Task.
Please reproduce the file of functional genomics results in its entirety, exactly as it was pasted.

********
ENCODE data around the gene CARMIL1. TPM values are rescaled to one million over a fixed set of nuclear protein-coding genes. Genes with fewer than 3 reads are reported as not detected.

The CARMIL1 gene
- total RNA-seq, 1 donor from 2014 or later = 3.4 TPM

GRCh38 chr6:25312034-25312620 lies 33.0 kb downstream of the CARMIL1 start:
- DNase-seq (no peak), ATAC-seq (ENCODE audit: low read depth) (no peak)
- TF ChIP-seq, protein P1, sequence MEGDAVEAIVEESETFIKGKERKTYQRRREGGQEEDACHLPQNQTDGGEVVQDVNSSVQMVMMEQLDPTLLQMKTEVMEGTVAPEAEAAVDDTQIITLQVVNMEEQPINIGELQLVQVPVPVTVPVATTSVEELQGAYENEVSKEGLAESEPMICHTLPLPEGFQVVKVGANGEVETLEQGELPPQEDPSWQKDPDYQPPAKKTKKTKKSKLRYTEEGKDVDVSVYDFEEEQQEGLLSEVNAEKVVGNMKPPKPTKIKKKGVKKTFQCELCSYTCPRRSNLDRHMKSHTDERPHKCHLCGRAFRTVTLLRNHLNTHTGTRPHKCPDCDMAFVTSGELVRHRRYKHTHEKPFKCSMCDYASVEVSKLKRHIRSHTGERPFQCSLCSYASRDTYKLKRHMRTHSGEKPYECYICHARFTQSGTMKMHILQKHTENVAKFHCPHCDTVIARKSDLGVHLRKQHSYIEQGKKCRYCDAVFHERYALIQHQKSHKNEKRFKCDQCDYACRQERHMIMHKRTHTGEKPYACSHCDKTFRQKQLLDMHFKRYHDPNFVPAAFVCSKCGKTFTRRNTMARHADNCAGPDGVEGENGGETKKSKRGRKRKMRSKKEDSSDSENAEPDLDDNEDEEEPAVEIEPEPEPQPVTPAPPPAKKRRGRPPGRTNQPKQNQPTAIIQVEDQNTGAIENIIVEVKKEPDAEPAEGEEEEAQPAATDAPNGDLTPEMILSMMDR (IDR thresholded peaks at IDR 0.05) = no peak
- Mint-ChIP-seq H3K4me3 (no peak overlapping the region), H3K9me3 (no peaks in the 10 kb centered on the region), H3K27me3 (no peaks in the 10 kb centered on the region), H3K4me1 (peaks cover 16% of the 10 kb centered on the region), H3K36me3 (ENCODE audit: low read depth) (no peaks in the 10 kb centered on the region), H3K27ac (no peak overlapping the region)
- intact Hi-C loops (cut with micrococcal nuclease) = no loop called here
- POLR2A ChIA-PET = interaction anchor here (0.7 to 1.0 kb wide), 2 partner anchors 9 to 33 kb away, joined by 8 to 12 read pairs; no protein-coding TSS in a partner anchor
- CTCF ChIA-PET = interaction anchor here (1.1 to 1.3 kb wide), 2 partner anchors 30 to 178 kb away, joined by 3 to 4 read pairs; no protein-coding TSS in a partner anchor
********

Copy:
ENCODE data around the gene CARMIL1. TPM values are rescaled to one million over a fixed set of nuclear protein-coding genes. Genes with fewer than 3 reads are reported as not detected.

The CARMIL1 gene
- total RNA-seq, 1 donor from 2014 or later = 3.4 TPM

GRCh38 chr6:25312034-25312620 lies 33.0 kb downstream of the CARMIL1 start:
- DNase-seq (no peak), ATAC-seq (ENCODE audit: low read depth) (no peak)
- TF ChIP-seq, protein P1, sequence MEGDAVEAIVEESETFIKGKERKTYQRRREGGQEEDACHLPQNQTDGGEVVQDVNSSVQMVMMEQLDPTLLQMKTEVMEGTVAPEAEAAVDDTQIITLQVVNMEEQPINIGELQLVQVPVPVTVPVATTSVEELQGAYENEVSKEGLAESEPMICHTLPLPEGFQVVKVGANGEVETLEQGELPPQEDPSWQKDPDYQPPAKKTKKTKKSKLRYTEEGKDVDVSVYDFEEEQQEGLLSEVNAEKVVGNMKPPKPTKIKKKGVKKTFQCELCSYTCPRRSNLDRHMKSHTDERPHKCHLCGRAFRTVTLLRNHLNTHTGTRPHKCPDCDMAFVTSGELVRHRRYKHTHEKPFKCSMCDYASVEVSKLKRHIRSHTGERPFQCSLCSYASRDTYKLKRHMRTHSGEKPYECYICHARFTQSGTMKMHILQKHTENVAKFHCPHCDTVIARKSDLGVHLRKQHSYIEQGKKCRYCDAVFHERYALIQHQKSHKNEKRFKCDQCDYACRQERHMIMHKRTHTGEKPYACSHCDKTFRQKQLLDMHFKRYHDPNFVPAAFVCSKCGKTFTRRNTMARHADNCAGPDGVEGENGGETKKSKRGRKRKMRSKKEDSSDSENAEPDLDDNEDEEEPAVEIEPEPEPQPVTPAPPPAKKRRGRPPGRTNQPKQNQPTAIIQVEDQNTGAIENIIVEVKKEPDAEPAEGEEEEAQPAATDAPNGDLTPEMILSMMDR (IDR thresholded peaks at IDR 0.05) = no peak
- Mint-ChIP-seq H3K4me3 (no peak overlapping the region), H3K9me3 (no peaks in the 10 kb centered on the region), H3K27me3 (no peaks in the 10 kb centered on the region), H3K4me1 (peaks cover 16% of the 10 kb centered on the region), H3K36me3 (ENCODE audit: low read depth) (no peaks in the 10 kb centered on the region), H3K27ac (no peak overlapping the region)
- intact Hi-C loops (cut with micrococcal nuclease) = no loop called here
- POLR2A ChIA-PET = interaction anchor here (0.7 to 1.0 kb wide), 2 partner anchors 9 to 33 kb away, joined by 8 to 12 read pairs; no protein-coding TSS in a partner anchor
- CTCF ChIA-PET = interaction anchor here (1.1 to 1.3 kb wide), 2 partner anchors 30 to 178 kb away, joined by 3 to 4 read pairs; no protein-coding TSS in a partner anchor